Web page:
Support the news
The election of President Trump is galvanizing grassroots political resistance across the country.
It's true across Massachusetts, including in the central part of the state, where Trump carried more than 40 towns — from the New Hampshire border south to the Connecticut line.
Many of these towns are former manufacturing hubs, where abundant water power fueled mills that brought jobs and prosperity. But much of that industrial base is gone -- and, like parts of Pennsylvania, Michigan and Wisconsin -- this part of Massachusetts voted for jobs, or at least for change represented by Trump.
His election shocked Democrats in this area, who are just getting around to asking: What happened, and what now?
"Since the election, we have had so many people call and say, 'We want to do something! Don't know what it is, but we want to do something!" said Anne Gobi, a Democratic state senator who represents 28 towns in central Massachusetts, all but three of which voted for Trump.
On a recent cold winter evening, Gobi was in Brookfield, another Trump town, where she urged a room full of about 30 Democrats and progressive independents to organize and get involved in local politics.
"That's one thing that the Republicans in our area have done very well," Gobi told her audience. "And guess what? That shapes the town. And that's what we do not do well as Democrats, and I think for too long we have rested on our laurels, saying, 'Well it's Massachusetts. We're going to be OK.' But guess what? It's not OK. It's not OK."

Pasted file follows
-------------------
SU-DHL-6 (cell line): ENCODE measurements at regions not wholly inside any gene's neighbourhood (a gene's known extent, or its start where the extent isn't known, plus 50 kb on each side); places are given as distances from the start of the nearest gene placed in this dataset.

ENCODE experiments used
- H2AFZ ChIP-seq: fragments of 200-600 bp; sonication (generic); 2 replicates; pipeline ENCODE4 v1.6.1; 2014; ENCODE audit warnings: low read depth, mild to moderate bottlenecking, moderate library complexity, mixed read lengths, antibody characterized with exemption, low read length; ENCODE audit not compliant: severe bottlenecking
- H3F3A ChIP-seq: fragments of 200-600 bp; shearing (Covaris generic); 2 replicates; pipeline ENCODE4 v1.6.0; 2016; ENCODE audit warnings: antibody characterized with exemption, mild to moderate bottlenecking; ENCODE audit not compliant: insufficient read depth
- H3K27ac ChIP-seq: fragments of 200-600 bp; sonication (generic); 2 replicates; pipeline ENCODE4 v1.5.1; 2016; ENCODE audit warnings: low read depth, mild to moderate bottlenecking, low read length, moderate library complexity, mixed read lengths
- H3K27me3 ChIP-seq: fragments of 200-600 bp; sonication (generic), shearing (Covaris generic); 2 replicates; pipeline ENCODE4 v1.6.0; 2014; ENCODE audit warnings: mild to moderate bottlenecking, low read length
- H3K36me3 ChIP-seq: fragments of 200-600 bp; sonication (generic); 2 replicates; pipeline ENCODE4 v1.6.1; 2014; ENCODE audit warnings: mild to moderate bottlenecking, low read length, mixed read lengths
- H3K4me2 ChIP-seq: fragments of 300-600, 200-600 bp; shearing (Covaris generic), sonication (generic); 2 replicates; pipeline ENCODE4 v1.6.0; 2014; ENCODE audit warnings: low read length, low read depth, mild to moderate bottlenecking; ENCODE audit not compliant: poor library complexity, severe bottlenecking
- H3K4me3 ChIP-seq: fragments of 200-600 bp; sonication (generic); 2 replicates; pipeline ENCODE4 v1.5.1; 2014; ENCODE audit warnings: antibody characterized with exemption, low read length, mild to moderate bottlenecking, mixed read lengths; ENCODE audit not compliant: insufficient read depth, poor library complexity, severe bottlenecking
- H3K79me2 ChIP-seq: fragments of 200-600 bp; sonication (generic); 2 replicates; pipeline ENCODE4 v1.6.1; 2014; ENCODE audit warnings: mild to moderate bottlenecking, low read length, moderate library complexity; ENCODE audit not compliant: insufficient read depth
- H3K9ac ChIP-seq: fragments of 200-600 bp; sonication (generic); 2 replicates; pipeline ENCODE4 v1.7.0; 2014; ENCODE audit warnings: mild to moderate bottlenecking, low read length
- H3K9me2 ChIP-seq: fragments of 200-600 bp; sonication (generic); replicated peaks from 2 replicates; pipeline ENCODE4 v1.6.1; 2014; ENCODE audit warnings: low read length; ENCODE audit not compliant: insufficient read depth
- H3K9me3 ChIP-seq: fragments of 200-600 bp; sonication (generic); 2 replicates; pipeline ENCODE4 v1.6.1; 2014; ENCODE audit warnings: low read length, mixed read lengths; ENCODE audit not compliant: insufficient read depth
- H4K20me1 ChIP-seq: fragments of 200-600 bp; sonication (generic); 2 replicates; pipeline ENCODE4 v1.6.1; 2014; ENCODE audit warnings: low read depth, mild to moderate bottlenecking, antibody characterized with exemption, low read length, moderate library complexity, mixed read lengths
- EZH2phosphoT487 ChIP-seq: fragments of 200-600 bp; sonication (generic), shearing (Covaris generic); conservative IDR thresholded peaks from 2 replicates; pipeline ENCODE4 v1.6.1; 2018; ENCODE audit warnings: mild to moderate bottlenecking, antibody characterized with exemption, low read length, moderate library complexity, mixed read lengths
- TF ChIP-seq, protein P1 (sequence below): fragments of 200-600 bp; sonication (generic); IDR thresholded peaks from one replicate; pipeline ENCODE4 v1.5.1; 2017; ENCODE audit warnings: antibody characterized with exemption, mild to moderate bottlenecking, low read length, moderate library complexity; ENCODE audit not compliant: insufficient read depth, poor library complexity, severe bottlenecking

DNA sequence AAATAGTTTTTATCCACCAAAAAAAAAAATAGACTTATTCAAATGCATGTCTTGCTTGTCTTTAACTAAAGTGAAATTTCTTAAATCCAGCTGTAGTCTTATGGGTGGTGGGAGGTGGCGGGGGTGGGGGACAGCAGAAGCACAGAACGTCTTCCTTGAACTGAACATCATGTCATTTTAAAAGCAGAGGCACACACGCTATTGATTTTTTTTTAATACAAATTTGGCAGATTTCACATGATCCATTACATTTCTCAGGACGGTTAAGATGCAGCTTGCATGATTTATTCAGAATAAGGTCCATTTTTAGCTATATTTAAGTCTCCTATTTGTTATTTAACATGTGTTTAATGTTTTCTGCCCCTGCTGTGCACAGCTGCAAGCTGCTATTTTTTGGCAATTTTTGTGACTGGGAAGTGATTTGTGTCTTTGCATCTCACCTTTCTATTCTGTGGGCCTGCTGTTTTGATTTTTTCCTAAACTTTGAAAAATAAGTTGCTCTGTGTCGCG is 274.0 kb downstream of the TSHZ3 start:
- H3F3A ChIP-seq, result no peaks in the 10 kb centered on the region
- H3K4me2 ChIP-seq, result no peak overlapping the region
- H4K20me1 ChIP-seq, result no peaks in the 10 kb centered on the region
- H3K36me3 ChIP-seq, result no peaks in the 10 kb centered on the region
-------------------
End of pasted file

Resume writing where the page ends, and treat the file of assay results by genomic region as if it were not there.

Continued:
More Activists Coming 'Off The Bench'
Just before Gobi spoke, the Brookfield Democrats elected Danielle Kane to be the chair of their town Democratic committee. It was a big moment in small-town politics, an example of the kind of grassroots organizing that is happening across the country.
Kane, 44, had never been involved in politics before this; in fact, she wasn't even a registered Democrat until recently. And the Brookfield Democratic Committee was pretty much dead, until she decided to resurrect it.
"After the election, when I felt like I needed to contribute somehow, one of my goals was to get involved and let people know that there is a contingent of Democrats and progressives in this area," said Kane, who's aware she represents a new wave of grassroots political activism. "The Women's March spurred a lot of people on. There are organizations forming all over the region. We had an event this afternoon with a new group called Brookfield Indivisible. Everyone is trying to get motivated."
Indivisible is a national grassroots organization modeled after the Tea Party movement. It was started by a group of former congressional staffers to resist the Trump agenda, and has already spawned some 4,500 chapters across the country, including many in Massachusetts, from Boston to the Berkshires.
"What I'm seeing is more people interested in coming off the bench," said Beth Coughlin, who helped organize the Indivisible chapter in Brookfield, and who is planning to run for town selectman.